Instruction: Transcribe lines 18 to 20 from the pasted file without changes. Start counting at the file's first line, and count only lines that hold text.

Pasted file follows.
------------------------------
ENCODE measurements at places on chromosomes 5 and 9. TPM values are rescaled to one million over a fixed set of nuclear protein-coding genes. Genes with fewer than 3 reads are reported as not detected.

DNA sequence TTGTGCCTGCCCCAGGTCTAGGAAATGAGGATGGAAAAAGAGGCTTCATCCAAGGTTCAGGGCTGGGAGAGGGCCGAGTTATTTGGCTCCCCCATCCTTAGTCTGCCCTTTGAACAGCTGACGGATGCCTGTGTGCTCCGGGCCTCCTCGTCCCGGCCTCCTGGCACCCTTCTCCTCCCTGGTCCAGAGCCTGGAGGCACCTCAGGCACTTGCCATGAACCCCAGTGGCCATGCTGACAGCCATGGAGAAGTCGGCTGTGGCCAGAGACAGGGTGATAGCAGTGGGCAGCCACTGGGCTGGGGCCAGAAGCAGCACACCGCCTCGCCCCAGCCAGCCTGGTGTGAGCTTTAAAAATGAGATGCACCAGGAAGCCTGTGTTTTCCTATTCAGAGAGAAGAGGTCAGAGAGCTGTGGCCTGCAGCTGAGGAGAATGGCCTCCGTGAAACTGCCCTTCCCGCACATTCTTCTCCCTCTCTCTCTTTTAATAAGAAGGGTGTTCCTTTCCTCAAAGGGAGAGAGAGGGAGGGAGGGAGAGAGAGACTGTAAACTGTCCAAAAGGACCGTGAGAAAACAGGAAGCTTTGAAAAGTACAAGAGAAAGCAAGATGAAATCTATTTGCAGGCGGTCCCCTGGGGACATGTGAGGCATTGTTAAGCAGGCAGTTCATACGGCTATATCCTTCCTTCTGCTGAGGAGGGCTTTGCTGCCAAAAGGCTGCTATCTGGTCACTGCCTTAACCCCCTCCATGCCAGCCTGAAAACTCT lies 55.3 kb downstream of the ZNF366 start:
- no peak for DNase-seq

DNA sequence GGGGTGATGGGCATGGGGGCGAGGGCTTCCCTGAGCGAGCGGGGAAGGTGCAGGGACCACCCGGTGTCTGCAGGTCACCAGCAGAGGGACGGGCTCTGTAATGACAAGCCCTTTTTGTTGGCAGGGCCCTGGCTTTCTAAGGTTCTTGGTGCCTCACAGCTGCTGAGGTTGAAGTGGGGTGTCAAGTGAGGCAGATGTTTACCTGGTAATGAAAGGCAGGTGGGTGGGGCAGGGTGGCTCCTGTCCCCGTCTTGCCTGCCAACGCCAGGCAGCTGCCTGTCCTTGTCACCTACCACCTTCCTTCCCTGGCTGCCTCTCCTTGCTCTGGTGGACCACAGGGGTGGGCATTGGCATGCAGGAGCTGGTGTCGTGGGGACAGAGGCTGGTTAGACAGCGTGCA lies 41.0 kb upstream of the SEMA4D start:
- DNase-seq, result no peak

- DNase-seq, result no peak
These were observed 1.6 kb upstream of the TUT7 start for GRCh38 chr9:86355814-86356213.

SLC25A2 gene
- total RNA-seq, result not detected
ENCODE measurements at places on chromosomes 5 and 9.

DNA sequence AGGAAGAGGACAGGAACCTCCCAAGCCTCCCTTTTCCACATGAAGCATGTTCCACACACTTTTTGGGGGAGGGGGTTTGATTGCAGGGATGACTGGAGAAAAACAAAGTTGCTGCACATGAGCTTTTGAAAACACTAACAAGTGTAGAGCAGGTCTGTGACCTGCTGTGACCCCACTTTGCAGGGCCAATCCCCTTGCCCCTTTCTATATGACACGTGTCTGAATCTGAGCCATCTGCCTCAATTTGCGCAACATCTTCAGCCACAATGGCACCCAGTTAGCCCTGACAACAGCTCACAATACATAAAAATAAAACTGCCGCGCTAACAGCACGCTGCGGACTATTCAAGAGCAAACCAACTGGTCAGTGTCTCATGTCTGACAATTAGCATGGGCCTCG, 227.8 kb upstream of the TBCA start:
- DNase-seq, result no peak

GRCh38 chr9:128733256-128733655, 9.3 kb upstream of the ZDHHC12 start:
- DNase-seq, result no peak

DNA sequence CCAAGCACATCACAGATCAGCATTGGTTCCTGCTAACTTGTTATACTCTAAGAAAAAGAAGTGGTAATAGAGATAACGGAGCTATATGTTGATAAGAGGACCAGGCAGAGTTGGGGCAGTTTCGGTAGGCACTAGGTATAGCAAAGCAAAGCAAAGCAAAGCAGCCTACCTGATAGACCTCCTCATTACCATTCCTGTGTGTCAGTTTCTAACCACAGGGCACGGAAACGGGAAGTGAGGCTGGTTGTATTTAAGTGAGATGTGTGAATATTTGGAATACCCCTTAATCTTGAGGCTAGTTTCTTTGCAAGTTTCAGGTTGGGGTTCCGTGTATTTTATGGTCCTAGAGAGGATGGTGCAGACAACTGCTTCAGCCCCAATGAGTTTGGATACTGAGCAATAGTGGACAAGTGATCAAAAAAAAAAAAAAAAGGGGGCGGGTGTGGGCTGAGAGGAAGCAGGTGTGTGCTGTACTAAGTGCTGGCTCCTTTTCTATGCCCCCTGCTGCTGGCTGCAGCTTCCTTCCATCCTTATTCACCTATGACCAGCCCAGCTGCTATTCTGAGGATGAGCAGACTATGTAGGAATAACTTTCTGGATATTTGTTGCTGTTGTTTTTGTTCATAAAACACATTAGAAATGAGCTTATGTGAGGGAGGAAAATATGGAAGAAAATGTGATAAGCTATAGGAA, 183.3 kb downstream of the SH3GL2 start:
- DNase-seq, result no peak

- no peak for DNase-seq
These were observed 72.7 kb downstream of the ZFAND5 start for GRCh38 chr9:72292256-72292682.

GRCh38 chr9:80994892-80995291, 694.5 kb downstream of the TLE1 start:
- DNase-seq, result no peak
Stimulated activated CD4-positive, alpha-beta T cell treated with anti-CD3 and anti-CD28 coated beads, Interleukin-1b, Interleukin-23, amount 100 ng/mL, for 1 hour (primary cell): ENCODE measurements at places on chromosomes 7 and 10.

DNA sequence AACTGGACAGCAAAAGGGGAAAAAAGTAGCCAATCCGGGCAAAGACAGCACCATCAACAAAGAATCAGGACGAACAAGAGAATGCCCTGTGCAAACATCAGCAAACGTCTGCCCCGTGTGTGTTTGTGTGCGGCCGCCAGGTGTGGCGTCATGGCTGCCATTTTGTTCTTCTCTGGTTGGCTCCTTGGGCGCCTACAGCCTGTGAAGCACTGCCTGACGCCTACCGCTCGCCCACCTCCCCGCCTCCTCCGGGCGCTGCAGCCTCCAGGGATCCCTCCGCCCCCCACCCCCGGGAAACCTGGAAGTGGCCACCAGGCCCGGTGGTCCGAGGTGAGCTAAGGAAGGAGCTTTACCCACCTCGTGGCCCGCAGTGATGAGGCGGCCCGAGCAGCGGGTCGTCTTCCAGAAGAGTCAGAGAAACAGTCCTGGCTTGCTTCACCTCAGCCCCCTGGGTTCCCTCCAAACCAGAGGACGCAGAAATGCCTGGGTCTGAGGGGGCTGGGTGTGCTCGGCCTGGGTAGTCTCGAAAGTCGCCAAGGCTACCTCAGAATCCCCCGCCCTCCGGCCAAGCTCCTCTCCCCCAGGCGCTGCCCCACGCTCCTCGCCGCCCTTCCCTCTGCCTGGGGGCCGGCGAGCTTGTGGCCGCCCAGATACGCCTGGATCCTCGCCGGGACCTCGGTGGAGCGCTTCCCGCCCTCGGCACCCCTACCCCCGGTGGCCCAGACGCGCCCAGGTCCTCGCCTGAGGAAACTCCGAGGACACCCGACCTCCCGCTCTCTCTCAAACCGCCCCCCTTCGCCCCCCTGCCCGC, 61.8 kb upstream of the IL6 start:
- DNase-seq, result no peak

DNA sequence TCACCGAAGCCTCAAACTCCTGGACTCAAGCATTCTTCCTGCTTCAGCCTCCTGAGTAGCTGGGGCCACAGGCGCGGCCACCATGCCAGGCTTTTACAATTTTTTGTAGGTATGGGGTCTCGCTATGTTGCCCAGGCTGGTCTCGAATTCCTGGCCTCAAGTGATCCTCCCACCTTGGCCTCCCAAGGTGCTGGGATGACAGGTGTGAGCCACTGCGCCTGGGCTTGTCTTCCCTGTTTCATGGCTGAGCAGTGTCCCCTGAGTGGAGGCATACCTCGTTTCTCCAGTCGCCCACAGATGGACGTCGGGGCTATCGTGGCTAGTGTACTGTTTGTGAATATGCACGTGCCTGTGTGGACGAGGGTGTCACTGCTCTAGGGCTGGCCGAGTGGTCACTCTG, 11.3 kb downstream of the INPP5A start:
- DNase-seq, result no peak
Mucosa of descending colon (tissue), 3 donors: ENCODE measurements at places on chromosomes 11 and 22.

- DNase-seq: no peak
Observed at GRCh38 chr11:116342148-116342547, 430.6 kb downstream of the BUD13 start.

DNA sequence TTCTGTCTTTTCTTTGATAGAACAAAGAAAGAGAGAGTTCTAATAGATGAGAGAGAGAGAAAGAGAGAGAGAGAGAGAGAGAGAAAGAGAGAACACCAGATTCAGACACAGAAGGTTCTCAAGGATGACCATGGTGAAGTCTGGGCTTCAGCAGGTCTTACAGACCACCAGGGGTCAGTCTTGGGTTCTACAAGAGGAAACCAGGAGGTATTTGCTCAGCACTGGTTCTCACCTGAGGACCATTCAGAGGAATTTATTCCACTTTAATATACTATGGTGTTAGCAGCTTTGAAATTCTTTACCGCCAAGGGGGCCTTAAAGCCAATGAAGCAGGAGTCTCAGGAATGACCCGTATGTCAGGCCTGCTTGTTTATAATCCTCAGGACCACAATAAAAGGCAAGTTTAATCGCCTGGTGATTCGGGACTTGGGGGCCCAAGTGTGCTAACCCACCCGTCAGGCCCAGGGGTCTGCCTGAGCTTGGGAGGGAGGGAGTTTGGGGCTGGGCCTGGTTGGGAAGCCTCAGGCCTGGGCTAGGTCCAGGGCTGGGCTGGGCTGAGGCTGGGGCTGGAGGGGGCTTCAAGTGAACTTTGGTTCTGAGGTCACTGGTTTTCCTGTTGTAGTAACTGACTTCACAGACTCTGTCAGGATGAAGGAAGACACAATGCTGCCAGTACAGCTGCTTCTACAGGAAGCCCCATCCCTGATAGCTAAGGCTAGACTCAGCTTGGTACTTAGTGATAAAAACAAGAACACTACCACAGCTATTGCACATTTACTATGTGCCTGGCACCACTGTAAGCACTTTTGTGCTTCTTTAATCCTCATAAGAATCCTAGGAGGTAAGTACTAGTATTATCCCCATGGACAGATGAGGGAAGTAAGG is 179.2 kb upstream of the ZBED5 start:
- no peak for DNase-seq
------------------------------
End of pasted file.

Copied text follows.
These were observed 72.7 kb downstream of the ZFAND5 start for GRCh38 chr9:72292256-72292682.

GRCh38 chr9:80994892-80995291, 694.5 kb downstream of the TLE1 start:
- DNase-seq, result no peak